Pittsburgh's Bus Bunching Bad News Bears

They say bad news comes in threes. Sometimes, too, so do Pittsburgh's buses. In twos and threes, Pittsburgh's bunched buses bear the bad news of crowding (the front bus is often overfull, with subsequent buses nearly empty), excess waiting (bunching creates long waits between bus arrivals), and underutilization (crowding and unpredictable arrivals reduce public transit use). Caused by the cascading effect of variance in passenger arrivals, bunching bedevils public transit planners not just in Pittsburgh but in cities around the globe.

Does bunching follow predictable patterns? This project presents the geotemporal occurrence of bus bunching in Pittsburgh for PAAC routes 61, 71, P1 and G2 during March 2016. The goal is better understanding of where and when bunching occurs, to be used as a foundation for approaching the natural follow-on question: "how do we make this better?"

The chart below shows when and where along a bus's route bunching tends to occur. The data is derived from vehicle location information collected for the month of March 1 - 27, 2016 (data collection details). Observations are defined as "bunched" if observed to be operating within 250m of another bus servicing the same line in the same direction.

The chart shows the frequency of bunching occurrences for buses travelling along their service routes. Compare the bunching frequency of on-street routes such as 61B or 71C to dedicated busway routes P1 or G2.

White vertical lines indicate that no trips departed during the time window, corresponding with published schedules. Red vertical lines indicate the recurrence of bunching for routes at certain departure times, and that bunching tends to persist throughout the duration of the route. Horizontal lines show patterns in where bunching occurs.

One possible hypothesis is that bunching is caused by heavy ridership during rush hour (inbound between 7:00 and 10:00 am, and outbound between 4:00 and 6:00 pm). Contrary to what one might expect, the data suggests that location (horizontal bands) is more deterministic of bunching than time of day (vertical bands).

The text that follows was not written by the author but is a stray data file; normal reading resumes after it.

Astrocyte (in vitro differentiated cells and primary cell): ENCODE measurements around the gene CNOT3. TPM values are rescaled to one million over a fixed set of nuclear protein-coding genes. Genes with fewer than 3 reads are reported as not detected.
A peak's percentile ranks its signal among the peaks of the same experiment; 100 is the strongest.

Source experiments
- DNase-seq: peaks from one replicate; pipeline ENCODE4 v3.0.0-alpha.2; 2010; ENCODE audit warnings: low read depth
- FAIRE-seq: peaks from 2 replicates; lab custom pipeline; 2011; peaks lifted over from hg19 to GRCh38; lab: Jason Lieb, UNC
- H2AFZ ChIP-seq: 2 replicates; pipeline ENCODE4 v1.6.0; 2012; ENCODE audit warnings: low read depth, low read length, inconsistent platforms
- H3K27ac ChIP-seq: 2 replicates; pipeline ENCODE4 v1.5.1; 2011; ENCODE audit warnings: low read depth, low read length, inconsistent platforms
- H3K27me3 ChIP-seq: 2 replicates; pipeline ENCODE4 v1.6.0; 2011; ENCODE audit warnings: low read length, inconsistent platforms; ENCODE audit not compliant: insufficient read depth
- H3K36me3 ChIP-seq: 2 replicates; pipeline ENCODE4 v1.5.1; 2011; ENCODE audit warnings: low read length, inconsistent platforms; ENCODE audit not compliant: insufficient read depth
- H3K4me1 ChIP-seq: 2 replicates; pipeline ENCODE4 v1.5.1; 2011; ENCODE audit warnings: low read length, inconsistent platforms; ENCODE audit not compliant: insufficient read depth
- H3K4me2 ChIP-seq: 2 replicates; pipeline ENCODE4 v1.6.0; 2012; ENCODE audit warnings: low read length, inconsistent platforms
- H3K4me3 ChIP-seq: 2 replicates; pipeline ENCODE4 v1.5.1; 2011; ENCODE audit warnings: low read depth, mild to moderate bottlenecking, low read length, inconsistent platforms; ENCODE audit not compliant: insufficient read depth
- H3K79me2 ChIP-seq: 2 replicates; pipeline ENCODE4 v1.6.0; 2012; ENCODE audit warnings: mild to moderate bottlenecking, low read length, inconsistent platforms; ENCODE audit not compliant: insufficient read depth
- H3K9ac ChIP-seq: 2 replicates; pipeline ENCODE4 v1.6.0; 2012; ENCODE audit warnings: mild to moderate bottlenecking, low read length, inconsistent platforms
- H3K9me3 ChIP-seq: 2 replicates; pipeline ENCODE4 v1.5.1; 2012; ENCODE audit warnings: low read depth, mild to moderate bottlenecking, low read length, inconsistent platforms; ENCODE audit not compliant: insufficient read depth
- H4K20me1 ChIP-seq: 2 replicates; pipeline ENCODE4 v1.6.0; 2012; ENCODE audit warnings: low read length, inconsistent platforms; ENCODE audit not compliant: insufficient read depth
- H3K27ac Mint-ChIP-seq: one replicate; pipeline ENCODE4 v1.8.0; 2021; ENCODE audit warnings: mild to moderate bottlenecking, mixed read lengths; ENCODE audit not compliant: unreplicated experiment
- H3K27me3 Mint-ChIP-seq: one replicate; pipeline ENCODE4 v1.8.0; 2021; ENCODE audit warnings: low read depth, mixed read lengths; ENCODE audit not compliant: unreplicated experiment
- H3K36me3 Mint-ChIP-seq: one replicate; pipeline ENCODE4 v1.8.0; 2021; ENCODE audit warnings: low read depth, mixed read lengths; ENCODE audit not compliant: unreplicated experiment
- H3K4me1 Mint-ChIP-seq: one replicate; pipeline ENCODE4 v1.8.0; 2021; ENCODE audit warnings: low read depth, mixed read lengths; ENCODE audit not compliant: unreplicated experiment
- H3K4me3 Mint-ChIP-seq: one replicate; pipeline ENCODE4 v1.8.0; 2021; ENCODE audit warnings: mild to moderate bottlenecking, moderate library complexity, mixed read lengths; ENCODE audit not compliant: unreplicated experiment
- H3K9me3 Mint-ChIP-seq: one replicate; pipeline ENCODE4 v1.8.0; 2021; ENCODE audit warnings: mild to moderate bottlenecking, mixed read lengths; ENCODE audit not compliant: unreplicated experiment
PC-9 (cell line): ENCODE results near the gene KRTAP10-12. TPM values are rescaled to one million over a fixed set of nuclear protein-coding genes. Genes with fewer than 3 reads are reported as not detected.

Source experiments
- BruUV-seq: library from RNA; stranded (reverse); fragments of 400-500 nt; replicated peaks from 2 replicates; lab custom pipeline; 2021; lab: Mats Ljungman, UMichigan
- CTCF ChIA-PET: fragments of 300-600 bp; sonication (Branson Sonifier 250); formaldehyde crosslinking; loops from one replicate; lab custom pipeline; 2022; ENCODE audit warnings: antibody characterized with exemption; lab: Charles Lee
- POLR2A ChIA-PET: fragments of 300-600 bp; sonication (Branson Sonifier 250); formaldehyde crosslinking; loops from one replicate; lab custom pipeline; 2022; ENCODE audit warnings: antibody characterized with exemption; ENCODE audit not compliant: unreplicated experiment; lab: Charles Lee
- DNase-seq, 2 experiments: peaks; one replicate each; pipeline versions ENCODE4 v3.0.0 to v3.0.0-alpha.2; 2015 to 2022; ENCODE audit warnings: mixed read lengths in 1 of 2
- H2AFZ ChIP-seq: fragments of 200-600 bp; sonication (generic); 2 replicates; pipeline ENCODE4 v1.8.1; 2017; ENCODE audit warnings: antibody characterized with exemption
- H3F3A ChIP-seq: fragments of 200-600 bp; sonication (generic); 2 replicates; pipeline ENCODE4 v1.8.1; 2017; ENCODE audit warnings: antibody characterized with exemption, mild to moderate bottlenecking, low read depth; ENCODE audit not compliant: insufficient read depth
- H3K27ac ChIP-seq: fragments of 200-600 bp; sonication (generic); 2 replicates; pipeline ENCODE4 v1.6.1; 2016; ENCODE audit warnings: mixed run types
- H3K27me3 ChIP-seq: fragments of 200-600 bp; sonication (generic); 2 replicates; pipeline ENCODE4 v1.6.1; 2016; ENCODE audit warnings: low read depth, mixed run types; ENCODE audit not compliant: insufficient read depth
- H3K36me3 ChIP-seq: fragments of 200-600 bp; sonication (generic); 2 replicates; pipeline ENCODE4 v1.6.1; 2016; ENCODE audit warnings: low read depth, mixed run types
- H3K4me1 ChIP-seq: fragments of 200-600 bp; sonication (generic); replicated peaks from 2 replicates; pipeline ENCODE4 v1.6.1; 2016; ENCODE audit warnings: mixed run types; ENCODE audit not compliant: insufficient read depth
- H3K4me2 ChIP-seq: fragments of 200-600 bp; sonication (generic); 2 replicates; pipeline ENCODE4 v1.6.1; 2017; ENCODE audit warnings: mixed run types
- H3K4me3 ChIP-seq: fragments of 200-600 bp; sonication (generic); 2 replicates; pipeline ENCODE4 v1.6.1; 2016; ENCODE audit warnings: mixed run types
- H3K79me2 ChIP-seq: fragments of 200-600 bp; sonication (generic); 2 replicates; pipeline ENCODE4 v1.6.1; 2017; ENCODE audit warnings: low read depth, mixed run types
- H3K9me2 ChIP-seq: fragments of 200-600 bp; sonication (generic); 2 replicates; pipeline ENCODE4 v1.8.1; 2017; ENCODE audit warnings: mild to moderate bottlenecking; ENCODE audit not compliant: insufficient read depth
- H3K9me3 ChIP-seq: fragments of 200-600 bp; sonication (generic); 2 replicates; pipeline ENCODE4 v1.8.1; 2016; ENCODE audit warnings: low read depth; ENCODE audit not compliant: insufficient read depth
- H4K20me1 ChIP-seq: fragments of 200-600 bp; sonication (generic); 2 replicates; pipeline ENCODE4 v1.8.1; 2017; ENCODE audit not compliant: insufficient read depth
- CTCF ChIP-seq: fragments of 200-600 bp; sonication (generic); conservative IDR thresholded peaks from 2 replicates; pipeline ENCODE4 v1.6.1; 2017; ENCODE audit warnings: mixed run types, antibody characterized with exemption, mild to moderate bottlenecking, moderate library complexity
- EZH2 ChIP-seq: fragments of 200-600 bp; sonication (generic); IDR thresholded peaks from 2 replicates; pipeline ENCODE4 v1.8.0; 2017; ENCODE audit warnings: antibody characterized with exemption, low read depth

Routes P1 and G2 operate along dedicated busways. Termed "bus rapid transit," these busways separate buses from on-street traffic. Despite carrying as many passengers as 61x and 71x routes, these buses experience far less bunching.

Bunching Timelapse Heatmap

To see this all in motion, click the "play" button below to see a time lapse of the occurrences of bunching. The timelapse map below shows data for March 1 - 27, 2016 aggregated into a single day.

The heatmap shows spatial frequency of bunching. Since more buses are in operation during rush hour, everything else being equal one would expect to observe more bunching during rush hour (simply by virtue of there being more buses which could bunch).

The timelapse heatmap shows that downtown, Oakland, and the intersection of Murray and Forbes in Squirrel Hill are persistent hot spots for bunching. The movement of bunches through time illustrate that bunches snowball and persist. As above, routes P1 and G2 show comparatively infrequent bunching.

What can be done to reduce the waiting and overcrowding caused by bus bunching in Pittsburgh? The evidence above suggests that one possible solution would be to create new Bus Rapid Transit lines, especially connecting Downtown, Oakland, and Squirrel Hill. A coalition of community partners are advocating for just that. Learn more about Bus Rapid Transit and their efforts by visiting www.GetTherePgh.org.